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Revitalizing Endangered Languages

Edited by Justyna Olko & Julia Sallabank

Revitalizing Endangered Languages "This guidebook provides ideas and strategies, as well as some background, to help with the effective revitalization of endangered languages. It covers a broad scope of themes including effective planning, benefits, wellbeing, economic aspects, attitudes and ideologies."


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Academic Paper


Title: Creole Identifiers of Emergent Caribbean Identities
Author: Béatrice Sylvie Boufoy-Bastick
Email: click here TO access email
Institution: University of the West Indies
Linguistic Field: Sociolinguistics
Subject Language: English
Abstract: This paper argues that Creoles promote a unique cross-Caribbean diglossic setting which maintains colonial languages for economic progress and uses creolised languages as cultural identity markers. /L//L/The paper shows how Creole languages, as a manifestation of the vivid cultural and linguistic diversity of the Caribbean, are being increasingly recognised as vehicles of continued cultural transmission and maintenance. However, the paper extends the current trend towards linguistic diversity by revealing, and reframing, Creoles as an increasingly acceptable linguistic marker of culture identity. /L//L/The paper first looks at changing perceptions of Creoles from a socio-historical perspective to show how Creole intrusions have become acceptable as linguistic markers of cultural identities in Caribbean diasporic societies. Then the paper argues for three major factors contributing to their acceptability: (i) the regard shown internationally to artfully creolised Caribbean literary works, (ii) their significance as authentication of cultural elements in the promotion of nationalism and (iii) that social status attached to material wealth has become a substitute for high culture in transnational market-oriented societies. The paper further contends that greater material wealth makes heavier Creole overlays more widely acceptable and so postulates that material wealth and fluent global language substrate may serve the same functions of social acceptability.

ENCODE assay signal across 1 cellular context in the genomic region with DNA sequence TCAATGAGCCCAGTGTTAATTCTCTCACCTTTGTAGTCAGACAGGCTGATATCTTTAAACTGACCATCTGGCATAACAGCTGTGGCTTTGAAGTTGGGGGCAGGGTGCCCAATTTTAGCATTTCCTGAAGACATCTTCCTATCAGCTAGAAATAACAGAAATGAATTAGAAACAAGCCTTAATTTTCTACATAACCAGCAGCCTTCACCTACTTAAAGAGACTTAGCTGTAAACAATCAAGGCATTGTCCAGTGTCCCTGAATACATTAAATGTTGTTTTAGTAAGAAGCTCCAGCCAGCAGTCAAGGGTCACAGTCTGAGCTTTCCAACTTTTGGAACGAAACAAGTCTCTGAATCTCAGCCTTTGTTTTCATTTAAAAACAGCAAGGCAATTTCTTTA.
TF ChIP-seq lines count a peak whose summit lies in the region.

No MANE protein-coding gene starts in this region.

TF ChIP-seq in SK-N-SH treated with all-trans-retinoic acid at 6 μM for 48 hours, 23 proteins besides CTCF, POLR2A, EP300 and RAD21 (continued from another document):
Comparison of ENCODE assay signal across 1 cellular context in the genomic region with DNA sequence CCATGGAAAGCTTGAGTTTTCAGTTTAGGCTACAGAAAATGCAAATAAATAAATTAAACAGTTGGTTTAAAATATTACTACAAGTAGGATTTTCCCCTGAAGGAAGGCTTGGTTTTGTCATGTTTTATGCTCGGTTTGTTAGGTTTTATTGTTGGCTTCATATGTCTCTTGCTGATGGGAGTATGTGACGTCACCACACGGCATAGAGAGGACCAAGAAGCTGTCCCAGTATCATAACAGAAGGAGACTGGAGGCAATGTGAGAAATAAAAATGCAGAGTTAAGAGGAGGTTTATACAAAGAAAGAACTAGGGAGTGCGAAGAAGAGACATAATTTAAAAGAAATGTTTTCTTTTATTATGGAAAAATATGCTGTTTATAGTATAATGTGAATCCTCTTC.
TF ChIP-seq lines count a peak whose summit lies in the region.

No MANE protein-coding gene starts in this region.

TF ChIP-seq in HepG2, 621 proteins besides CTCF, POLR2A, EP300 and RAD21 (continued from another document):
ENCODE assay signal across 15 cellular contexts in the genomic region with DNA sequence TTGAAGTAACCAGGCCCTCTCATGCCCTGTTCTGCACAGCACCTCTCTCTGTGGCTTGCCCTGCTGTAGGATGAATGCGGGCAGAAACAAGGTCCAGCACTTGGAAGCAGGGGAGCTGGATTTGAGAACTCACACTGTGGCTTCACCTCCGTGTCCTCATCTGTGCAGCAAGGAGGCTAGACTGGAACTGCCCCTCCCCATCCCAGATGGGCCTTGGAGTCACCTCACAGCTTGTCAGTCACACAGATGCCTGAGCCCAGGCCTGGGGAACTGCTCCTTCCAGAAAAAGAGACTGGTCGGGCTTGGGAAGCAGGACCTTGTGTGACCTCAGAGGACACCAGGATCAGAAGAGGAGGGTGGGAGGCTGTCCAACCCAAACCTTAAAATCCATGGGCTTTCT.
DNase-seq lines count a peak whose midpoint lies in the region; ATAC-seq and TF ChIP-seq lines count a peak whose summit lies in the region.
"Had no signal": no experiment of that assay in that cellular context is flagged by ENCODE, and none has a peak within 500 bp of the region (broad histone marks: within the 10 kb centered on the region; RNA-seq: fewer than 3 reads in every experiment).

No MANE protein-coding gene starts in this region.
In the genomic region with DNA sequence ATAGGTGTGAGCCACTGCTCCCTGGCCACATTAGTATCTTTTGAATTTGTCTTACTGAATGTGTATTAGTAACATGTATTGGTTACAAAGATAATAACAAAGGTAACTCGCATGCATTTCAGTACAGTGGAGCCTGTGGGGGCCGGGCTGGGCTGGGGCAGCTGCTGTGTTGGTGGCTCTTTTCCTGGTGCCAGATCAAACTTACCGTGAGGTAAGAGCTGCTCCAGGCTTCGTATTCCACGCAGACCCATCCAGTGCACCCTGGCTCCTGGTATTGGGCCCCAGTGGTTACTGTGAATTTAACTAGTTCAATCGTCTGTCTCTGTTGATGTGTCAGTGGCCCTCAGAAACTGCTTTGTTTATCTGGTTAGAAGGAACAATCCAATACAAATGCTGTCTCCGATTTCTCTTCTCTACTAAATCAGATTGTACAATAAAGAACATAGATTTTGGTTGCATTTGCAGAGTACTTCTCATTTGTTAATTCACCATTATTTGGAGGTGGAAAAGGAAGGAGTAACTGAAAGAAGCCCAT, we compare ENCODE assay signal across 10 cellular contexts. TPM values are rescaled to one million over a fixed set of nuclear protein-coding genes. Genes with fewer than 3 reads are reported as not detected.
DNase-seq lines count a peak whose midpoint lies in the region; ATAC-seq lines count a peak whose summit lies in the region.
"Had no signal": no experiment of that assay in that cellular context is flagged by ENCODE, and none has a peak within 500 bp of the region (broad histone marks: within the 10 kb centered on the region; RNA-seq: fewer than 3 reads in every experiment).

Type: Individual Paper
Status: Completed
Venue: University of Guyana
Publication Info: Journal of Humanities and Education, Volume 1
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